By Ajay Joseph
The Realme C1 device was announced in the Philippines towards the end of 2018. Though a seemingly an unknown brand, some research indicated that Realme was originally Oppo’s sub-brand; but in 2018 Realme separated from Oppo. Their offerings being budget phones, but with a business model very similar to Oppo’s, producing solid midrange phones, with minimal compromises to hit phenomenal price points.
With some strong specs such as an octa-core processor, a huge 6.2-inch screen, and an enormous 4230 mAh battery, let’s take a closer look at what the C2 device has to offer, and how it fares in daily use.
Design and Ergonomics
In terms of aesthetics, the Realme C1 keeps it simple and functional. The unit I was testing was black, and though the rear is polycarbonate plastic, feels premium like glass. The Oppo design ethos is very evident, and having recently used an Oppo F9, it reminded me quite a bit of it; albeit a budget sibling.
The unit is light and comfortable to hold in the hand. The power button is on the right, while the SIM tray, as well as the volume up and down buttonsare on the right. The SIM tray can house dual SIM’s and a Micro SD card. At the bottom, there is a micro-USB slot, a single speaker, and a 3.5mm jack.
A 6.2-inch screen is quite massive, and its inclusion at the price-point is worth mention, giving budget users big screens. It’s a decent screen, with good color, good viewing angles, and all the usual features such as color temperature settings, some notch controls, and night mode options. For everyday media consumption, it fares just fine.
Specs and Performance
On the SoC front, the Realme C1 includes a Qualcomm SDM450 octa-core, which is pretty capable in day to day use. What holds the device back though is the 2GB of memory, which is clearly too little. If you have multiple apps open and don’t manage your simultaneously running apps well, expect slow-downs. Having mostly used flagship devices in the past several years, this was painful.
What I’d have liked to see is some software management in place, to ensure there aren’t too many running apps, but there is nothing like that at work here. In comparison, my flagship Windows Mobile device rocked 2GB of memory for years and was never a slouch. Likely that Android doesn’t manage its memory use as well, to ensure operating performance.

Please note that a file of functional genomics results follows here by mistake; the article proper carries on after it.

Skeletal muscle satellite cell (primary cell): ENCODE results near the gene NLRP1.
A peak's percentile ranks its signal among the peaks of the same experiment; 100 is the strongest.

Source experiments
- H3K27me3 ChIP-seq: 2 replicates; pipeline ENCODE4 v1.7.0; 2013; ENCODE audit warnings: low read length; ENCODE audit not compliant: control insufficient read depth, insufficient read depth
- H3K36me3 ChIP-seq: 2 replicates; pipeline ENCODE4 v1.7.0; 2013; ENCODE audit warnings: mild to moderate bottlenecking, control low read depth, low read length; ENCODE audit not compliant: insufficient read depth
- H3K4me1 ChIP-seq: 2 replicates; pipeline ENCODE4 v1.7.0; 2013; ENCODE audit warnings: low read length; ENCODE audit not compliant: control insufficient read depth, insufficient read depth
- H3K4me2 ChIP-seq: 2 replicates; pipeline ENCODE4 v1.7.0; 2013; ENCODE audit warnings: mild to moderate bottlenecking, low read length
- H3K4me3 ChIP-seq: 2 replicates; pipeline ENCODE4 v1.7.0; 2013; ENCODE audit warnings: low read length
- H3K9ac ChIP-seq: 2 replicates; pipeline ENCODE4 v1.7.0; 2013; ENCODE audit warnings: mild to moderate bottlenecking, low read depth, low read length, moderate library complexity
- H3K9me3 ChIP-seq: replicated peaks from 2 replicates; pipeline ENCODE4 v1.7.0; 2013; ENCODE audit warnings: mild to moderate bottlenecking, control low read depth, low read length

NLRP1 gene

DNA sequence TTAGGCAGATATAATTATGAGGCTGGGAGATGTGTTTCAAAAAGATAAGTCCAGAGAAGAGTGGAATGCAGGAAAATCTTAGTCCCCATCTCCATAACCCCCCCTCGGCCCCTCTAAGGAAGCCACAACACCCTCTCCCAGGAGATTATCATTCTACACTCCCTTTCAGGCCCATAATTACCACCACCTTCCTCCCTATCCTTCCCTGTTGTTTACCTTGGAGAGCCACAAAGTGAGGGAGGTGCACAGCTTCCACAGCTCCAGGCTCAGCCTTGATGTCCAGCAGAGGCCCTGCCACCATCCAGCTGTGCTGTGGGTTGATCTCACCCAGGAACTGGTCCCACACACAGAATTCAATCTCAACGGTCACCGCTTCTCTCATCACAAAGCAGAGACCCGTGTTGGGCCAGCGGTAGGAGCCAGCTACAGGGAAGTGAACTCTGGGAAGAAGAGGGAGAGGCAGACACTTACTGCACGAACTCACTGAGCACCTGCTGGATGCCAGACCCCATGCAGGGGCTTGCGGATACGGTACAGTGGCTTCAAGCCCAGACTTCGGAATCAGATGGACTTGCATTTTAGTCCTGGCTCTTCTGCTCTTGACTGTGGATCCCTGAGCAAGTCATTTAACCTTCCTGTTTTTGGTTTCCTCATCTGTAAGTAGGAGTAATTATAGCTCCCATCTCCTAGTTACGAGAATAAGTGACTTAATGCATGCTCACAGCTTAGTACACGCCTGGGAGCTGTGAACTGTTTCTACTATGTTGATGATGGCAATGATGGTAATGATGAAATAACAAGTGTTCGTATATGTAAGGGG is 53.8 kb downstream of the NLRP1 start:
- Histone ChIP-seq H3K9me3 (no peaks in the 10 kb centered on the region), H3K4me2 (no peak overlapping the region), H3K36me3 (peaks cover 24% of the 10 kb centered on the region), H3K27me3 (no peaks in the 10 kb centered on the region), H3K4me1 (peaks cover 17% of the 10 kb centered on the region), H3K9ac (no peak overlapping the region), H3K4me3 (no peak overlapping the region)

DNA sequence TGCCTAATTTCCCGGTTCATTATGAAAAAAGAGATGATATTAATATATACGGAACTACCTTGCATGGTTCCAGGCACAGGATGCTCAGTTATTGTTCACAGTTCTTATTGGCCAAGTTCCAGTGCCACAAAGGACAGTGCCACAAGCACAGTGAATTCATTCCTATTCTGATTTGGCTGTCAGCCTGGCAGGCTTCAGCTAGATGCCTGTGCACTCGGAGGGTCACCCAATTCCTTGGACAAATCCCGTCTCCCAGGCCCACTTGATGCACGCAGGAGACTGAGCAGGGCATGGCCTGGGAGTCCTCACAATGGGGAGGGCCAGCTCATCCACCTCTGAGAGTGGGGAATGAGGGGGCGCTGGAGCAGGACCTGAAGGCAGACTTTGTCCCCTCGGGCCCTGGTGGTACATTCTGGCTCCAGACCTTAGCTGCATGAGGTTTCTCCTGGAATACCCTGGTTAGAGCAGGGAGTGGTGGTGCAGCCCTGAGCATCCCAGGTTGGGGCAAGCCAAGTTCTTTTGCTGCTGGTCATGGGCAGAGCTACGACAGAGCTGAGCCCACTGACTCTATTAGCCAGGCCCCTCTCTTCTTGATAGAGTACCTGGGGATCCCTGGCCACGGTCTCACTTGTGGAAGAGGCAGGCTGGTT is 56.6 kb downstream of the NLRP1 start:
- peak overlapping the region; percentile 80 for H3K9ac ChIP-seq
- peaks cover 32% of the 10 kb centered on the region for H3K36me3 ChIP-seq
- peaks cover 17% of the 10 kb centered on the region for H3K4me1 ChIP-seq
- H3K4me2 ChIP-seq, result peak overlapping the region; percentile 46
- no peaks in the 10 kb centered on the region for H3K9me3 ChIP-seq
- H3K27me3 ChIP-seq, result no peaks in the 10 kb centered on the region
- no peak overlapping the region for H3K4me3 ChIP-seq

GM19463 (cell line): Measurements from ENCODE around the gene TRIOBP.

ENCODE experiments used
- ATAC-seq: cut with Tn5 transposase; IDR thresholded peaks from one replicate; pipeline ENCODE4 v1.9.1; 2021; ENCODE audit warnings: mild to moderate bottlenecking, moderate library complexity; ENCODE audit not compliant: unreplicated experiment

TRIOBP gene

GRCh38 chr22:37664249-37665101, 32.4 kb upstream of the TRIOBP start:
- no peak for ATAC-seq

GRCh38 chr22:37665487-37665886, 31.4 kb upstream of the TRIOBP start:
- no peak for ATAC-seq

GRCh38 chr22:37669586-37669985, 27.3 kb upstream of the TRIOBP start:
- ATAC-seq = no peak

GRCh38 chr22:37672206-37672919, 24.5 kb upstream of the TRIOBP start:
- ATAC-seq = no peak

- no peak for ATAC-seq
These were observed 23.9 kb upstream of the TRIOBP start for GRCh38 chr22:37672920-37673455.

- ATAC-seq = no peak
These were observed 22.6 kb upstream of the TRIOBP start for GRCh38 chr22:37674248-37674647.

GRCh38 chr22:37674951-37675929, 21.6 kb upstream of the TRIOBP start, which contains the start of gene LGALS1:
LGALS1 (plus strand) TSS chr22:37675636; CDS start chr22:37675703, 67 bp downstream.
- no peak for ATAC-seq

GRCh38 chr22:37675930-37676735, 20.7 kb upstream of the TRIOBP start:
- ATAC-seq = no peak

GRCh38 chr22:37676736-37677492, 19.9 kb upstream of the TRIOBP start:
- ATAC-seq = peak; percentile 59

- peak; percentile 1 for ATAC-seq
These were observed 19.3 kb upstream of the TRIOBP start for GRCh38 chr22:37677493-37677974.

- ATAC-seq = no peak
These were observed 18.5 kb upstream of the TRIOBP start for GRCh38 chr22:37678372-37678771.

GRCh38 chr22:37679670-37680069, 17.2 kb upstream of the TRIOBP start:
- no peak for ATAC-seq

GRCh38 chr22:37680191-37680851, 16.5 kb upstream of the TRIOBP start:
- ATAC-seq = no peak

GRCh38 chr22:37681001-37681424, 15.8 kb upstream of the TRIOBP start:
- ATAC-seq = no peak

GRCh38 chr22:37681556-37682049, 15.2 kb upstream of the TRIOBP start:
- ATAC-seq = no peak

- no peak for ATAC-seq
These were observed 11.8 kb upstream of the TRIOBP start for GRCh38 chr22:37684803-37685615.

While I didn’t try gaming on the device, some checking online points to acceptable performance in games at lowered detail, with some frame drops in tasking games. Probably not the best choice for hardcore gaming, but it will get by.
When I first learned of the crazy 4230 mAh battery in this unit, I was somewhat blown away. That’s a pretty cool inclusion at this price point. Hell, who wouldn’t want to have a lotta juice that would easily take you through a day or more? In light-use scenarios, it easily lasted two days. There is no fast charging though, so charging such a mammoth battery from 0% takes quite some time. I found myself mostly hooking it up overnight, so as to ensure full charge the next day.
Patience is hard to come by, especially now with fast-charging being the norm. Even a mere 15% starting from empty takes about 30 minutes. Getting to 50% took about 2 hours, 75% about 3 hours, and 86% about 3 and a half hours. So in short, be prepared to wait.
The Realme C1 runs Android 8.1.0, with Color OS 5.2.1. I wasn’t surprised to not see Android Pie in action, as even today not all devices have transitioned. Likely that this device won’t get an upgrade. In terms of functionality, expect Oppo device functionality. What I’d have really liked to see was some efforts made to better manage memory use, but perhaps that’s more Android dependent.
The device is sold with 16GB of storage, and when brand new it has 7.11 GB available for user content and apps. The 16GB storage gets full easily, and I was getting constant alerts about space shortage. This could be a bit of a hassle when traveling if you’re taking pictures and don’t have an option to backup photos on the cloud and make space on the device. Perhaps an additional micro SD should be planned for and added.
The camera setup is pretty basic from a hardware perspective, featuring dual cameras at the rear, a 13-megapixel primary shooter and a 2-megapixel secondary lens for depth sensing. On the front, it has a 5-megapixel camera for selfies. The software is strong though, with the usual arsenal of Oppo depth effects, panorama mode, beauty mode for selfies, and such.
Pictures are like many other aspects of this phone, sufficient. You get moderate pictures during the day when lighting is good. In low light, it struggles and takes long to focus and click. Blurring when subjects are moving is common, and at night, overexposure of lights and poor detail are fairly normal. That said, trying a few times could yield good results at times. Selfies are pretty good, better than I expected. The front cam also supports facial unlock which is quite fast.
At a price of P5,990, this has got to be one of the best value propositions on the market. Less than three years ago, supposed lower-level midrange phones at double the price tag had hardly as much to offer. With the C1, Realme has created a value proposition like no other.
There is no doubt that for its price, the Realme C1 offers a pretty competent package, and then some. While the limited memory impacts performance and 16GB of storage is tight, the latter can be remedied with a micro SD card, and the former can be improved with some diligence. Set those two things aside, and what you have is a pretty capable phone; one that would give someone on a budget, bang for the buck like never before.